Andrew Jordan keeping NBC Universal moving with the times

Andrew Jordan is a communicator. He describes everything succinctly and his use of metaphor makes difficult subjects easy to grasp. It’s important that Jordan, senior vice president of international technology and operations at NBC Universal, has strong communications skills, as this international broadcaster is undergoing a massive switch in usage patterns. Jordan’s job title more than hints at his employer’s American heritage, but this Englishman is responsible for all the company’s technology operations outside of the US.

Radio and printed media apart, NBC Universal is a major mass media player, and is heavily engaged in television, news, movies, online and even theme parks.

“The business breaks into three groups: film, television and news,” Jordan explains. “Roughly three-quarters of the business is the US and the other quarter international.

“We are the US version of the BBC and have a history that goes back to the RKO Studios of the initial days of movie-making, which means we have a big archive, in fact the biggest news archive in the world. Today CNBC News is in almost every hotel room in the world.

“In TV and film we are in a rare group of media companies that do the full span of media production and we own a lot of well known production companies like Working Title and Focus Features. One of our most successful recent films was Tinker, Tailor, Soldier, Spy,” he says of the adaptation of the John le Carré classic.

“We also have four theme parks around the world, which are one of the most profitable parts of the business as have a one-time capex and are very cash?generative.”

Based in one of London’s newest and most colourful headquarter buildings at Central St Giles, NBC Universal can count Google and YouTube among its fellow tenants – good neighbours to have as the broadcaster’s own business becomes increasingly digital.

“It’s a digital revolution for the product – the workflow for producing a feature or TV show, distribution and consumption. The shift towards electronic sell-through platforms like iTunes has a huge destabilising effect on traditional business models. We still make billions from DVDs, but that is beginning to decline rapidly in certain regions. If you look at what happened in music with MP3 that is happening to media, it is just a bit more fragmented.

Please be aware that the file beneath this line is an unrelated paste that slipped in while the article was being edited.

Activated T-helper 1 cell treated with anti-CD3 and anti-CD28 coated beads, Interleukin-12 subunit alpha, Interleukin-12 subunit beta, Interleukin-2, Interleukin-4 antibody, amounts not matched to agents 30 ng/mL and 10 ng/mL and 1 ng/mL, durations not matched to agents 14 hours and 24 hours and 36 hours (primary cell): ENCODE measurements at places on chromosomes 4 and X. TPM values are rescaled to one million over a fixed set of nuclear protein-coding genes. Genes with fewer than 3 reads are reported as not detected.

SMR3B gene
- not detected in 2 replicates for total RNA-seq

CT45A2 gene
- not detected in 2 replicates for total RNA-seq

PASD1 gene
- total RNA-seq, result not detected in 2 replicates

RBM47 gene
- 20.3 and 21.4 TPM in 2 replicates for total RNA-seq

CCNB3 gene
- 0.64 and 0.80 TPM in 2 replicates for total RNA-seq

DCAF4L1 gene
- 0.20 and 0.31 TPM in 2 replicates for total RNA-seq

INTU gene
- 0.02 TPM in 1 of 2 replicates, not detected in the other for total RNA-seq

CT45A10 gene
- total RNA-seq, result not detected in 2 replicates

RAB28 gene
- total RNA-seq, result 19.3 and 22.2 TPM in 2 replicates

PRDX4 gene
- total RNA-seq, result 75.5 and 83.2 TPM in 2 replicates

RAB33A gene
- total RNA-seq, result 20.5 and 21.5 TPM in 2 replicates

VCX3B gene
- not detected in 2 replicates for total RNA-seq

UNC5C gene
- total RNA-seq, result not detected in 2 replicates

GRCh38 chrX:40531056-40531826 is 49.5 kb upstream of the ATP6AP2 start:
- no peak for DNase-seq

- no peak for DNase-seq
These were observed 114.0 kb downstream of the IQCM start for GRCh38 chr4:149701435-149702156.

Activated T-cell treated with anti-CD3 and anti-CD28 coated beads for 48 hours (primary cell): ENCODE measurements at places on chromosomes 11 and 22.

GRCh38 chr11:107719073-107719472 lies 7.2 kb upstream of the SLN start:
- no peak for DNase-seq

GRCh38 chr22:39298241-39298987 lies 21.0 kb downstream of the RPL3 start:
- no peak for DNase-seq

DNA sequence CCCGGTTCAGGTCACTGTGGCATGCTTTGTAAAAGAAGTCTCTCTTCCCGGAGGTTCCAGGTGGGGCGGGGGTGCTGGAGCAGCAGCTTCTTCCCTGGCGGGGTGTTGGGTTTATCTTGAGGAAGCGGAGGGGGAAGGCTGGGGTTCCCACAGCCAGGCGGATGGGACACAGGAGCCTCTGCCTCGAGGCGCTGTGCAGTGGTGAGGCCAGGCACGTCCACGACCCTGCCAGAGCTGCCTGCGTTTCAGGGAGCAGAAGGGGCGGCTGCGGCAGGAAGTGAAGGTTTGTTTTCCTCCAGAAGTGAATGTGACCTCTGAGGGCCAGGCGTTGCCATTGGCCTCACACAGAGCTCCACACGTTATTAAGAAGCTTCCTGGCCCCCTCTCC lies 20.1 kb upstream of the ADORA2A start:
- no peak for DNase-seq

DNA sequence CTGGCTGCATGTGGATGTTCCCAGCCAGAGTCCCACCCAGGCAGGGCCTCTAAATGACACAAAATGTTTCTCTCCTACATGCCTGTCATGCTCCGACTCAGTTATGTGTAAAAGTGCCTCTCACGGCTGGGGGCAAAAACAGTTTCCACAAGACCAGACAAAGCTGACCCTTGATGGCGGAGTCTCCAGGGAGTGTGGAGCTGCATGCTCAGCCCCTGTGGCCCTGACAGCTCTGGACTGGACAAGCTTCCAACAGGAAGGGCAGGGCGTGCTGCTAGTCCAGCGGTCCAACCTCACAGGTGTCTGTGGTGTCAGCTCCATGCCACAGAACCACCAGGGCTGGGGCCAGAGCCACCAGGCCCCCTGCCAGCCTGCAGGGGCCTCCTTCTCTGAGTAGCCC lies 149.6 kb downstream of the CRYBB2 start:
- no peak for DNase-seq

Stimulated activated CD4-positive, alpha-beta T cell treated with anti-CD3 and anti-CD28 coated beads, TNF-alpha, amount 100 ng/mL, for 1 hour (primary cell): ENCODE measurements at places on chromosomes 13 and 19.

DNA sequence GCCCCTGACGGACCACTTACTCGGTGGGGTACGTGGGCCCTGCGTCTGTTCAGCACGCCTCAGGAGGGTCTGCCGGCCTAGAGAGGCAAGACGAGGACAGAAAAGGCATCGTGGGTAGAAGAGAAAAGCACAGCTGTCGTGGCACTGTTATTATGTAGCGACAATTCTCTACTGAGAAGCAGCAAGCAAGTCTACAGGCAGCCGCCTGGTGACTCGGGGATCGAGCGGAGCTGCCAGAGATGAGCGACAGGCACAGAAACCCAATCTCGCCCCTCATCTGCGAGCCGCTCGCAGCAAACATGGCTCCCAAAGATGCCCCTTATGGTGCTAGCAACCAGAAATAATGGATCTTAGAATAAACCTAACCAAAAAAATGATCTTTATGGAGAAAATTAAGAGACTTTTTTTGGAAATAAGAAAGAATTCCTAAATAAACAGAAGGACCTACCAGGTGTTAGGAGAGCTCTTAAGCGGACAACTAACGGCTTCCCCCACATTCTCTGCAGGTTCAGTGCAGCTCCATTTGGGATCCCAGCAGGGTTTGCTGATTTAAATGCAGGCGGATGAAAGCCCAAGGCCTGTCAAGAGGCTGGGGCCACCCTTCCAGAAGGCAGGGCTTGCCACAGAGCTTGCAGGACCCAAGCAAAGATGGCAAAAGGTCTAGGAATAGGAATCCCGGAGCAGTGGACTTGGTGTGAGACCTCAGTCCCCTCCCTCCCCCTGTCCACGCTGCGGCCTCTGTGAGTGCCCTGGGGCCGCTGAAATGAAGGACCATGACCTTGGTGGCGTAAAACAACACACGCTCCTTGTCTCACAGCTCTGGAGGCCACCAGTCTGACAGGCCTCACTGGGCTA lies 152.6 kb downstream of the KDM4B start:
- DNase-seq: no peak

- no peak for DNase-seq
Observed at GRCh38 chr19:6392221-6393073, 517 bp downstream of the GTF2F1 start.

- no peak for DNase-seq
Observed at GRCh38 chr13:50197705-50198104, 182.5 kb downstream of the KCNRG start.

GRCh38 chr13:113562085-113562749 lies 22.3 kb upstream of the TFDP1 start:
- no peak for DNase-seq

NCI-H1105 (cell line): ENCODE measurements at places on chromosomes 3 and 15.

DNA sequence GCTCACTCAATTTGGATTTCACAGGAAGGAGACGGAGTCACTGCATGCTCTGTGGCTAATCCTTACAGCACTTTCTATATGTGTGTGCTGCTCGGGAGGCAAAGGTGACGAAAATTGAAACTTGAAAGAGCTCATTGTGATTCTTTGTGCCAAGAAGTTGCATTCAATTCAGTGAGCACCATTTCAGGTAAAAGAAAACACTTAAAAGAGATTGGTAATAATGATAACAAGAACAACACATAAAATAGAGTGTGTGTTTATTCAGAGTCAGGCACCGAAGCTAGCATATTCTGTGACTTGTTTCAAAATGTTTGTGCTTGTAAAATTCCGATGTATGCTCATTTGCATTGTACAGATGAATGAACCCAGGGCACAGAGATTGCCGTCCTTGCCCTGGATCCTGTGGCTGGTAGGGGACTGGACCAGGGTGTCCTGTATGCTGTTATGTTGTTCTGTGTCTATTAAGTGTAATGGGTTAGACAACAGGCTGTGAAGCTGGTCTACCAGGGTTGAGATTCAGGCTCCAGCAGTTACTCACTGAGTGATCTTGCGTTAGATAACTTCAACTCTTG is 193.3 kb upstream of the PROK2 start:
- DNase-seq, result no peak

Moving with the times

“You have to reinvent your model though. If a blacksmith was making horseshoes and looks up to see a car, he would have thought it was a funny looking device, but if he noticed more and more cars passing his smithy, but carries on making horseshoes and then suddenly notices trade slow, it’s too late. He could have been making car parts and adapting his business model.

“If consumers want to watch their media on an iPad, get your media on the iPad. If you look at HMV, which was a big outlet for us, how did they not understand the move that was occurring?

“In the US they call it ‘TV everywhere’, accessing your content anywhere on any device. People will drive demand in that direction,” he says.

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Of course, Netflix, Sky and the BBC are already offering the TV everywhere experience in the UK, and although Jordan believes the UK is tracking 12-18 months behind the US, he admits that it’s the fragmented nature of our media landscape that makes it more complex.

The challenge for big media organisations is to make that move to multi-platform delivery before they become the metaphorical blacksmith in.

“Digital was seen as an ancillary business but now we are trying to map out the lifespan of an asset from green light to release in all formats. That has the potential to drive big change on how we drive the business,” he explains.

But as consumer behaviour changes, the technology architecture is coming under as much pressure as the business models these behaviours are challenging.

“We are coming up against the boundaries of technology and networks,” Jordan says, referencing an example from his career in finance. “There are parallels with the trading floor in the stock exchange – if there is nothing on the screen it is the same as a trading outage.

“There is more awareness of the data ripples when you create a data set,” Jordan adds of the opportunities the digitisation of broadcasting is creating.

“People are moving beyond traditional consumption models. Take the EPG, it is like Yahoo with the internet and then along came Google with search. People now just want to get to the asset.”

To allow consumers to find their quarry as quickly as possible, broadcasters must ensure that when people search for broadcast material, their terms of reference are not defined by the creator of that content but by the needs and language of the users. Jordan is fascinated with working out how to reveal content when people search for a location or an emotion such as happiness.

“Understanding how you do very sophisticated searching of sentiment and natural language processes are the challenges,” Jordan admits.

“YouTube is the second biggest search engine on the web so, just as with Google, there is a perception that ‘if it’s not on YouTube it doesn’t exist’, yet the majority of the content on YouTube is non?commercial and non-broadcast.”